The level of giddy excitement that he has whenever he is around military types is unacceptable for anyone other than eight-year-olds watching March 23 parades.
The voice (impressive bass, one has to concede), the mannerisms, the penchant for guns, the peppering of the discussion with military terms, it’s all a bit of a pantomime. One feels he is not Wajahat S Khan but a talented young man doing a parody of Wajahat S Khan.
Putting on a uniform – figuratively speaking – and pretending one is a soldier is something young boys do. But interactions with several generals, serving and retired, have revealed that they are also young boys – figuratively speaking – who are pretending that they are soldiers.
Despite what one might think of him, one had to admit that, in his interview of former President Pervez Musharraf, he wasn’t the gushing fanboy that he had been in the past and actually asked some tough questions. Some have criticised his laughing when the former chief said that Pakistan should hire assassins abroad, but that was probably because he was finding it ridiculous and didn’t know how to respond. He even went ahead and said, “loag kahenge ke Musharraf paagal ho gaya hai.” A tad uncouth, this line but the generalissimo, to his credit, took it in his stride. Unless any dressing down was edited out by Wajahat’s team.
On the issue of taking out hits abroad: the former president said that we should have “proactive diplomacy,” which he defined as assassinating hostile leaders abroad. But this isn’t proactive diplomacy, exclaimed Wajahat; this is proactive assassination. In response, Musharraf took the “But Mom! All the cool kids are doing it!” line of reasoning. He said that such is the way of the world and that we should adapt to it.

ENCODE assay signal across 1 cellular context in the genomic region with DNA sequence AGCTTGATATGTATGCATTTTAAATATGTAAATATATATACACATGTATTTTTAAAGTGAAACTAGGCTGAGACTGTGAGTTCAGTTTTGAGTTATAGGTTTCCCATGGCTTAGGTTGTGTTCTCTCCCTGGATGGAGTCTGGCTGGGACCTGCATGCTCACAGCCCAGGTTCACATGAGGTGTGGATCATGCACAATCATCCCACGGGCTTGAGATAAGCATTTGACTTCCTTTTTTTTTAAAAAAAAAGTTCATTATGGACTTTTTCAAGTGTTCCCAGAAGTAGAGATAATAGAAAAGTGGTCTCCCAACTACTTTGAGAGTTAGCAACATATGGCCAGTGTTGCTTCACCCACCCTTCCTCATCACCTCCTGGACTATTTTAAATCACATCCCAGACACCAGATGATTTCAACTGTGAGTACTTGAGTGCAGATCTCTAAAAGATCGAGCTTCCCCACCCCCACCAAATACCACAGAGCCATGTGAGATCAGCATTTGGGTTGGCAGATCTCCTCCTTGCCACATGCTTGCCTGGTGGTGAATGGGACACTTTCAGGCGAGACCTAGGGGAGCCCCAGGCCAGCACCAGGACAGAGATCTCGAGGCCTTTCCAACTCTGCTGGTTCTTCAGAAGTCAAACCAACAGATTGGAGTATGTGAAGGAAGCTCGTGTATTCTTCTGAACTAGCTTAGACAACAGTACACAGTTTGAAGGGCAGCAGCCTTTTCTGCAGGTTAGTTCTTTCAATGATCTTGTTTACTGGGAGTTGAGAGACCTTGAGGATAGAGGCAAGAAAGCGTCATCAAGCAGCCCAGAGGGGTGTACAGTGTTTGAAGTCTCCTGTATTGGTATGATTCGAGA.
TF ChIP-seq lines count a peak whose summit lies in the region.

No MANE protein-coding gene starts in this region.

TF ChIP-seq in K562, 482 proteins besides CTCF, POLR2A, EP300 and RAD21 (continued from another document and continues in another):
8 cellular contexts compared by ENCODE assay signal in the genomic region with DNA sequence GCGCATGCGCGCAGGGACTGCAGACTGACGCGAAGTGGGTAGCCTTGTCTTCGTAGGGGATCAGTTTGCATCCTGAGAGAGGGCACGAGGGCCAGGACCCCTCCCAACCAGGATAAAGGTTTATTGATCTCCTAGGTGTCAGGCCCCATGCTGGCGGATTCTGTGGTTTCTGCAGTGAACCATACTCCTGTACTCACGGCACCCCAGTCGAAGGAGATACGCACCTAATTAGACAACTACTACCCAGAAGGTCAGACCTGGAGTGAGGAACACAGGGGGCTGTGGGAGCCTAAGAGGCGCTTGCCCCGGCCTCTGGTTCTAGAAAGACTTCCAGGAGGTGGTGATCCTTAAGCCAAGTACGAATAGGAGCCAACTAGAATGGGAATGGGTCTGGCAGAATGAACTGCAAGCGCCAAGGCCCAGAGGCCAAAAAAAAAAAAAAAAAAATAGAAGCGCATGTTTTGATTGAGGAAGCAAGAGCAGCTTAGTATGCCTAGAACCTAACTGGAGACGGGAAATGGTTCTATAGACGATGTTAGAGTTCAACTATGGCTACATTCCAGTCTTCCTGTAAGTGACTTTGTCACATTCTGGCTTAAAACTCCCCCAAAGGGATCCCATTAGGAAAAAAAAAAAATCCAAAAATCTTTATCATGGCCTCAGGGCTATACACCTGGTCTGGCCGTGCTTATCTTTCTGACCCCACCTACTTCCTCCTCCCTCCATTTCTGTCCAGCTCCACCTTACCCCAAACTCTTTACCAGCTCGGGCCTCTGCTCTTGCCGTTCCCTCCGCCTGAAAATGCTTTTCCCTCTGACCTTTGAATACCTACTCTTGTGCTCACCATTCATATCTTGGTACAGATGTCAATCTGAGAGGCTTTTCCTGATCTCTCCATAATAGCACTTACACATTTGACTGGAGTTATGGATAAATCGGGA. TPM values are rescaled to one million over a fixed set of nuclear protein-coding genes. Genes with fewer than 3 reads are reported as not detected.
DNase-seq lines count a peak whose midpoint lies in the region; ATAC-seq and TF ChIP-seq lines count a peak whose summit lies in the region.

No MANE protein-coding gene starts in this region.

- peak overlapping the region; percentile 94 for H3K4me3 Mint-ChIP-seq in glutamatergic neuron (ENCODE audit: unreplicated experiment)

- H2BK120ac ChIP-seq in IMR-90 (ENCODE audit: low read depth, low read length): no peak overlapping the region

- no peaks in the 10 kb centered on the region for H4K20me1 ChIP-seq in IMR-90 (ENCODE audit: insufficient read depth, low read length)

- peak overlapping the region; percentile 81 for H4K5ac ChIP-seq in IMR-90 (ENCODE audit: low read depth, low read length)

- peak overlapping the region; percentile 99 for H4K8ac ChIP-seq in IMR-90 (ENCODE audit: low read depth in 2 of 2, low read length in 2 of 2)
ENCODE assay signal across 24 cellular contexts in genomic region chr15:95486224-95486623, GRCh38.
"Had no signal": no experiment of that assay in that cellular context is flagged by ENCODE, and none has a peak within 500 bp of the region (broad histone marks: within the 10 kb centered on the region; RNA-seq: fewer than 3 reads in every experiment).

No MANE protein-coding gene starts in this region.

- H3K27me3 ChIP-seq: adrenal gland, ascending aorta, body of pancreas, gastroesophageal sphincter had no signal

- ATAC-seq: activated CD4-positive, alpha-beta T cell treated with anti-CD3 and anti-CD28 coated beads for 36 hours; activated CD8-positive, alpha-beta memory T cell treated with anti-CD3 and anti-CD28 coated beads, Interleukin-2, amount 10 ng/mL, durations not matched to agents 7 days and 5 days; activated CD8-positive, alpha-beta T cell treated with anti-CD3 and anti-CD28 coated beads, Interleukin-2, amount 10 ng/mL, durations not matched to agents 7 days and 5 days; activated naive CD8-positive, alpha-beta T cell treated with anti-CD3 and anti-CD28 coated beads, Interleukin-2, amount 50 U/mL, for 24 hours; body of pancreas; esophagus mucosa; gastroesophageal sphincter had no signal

This is the problem with our generals. These young boys pretending to be soldiers partake in whatever they think is this Great Game of smoke and mirrors. And then their actions come to bite us. Since decades, an ecosystem has been created that seems impossible to clamp down on. One suspects that even if the Boys finally decided to ditch their outdated policies, it would be difficult to divest ourselves of the wretched assets that our self-styled Von Clausewitzes have riddled us with.
Post-script: Wajahat spoke plainly to Musharraf about the fact that he is not coming back into power. Musharraf took this in his stride too but did not accept this to be the case. The general seemed to have taken a fancy to the idea that him and Imran Khan would together be able to make a viable third political force. When asked about the coalition of 23 political parties that he had cobbled together, Musharraf corrected Wajahat. It is 27. Okay, so what are these parties. The general said he did not know the names of these parties by heart but he could fetch the list from his study room. He asked a servant to bring over the list and then started reading out the illustrious names. Apart from the once sort of marginally relevant (in Karachi only) Sunni Tehrik of Sarwat Ijaz Qadri, one hadn’t heard of these parties. I couldn’t place a single one. And, as Musharraf had proved a couple of moments ago, neither could he.
As The Dependent, Pakistan Today’s satirical newspaper put it: Musharraf puts together coalition of 23 parties, voters.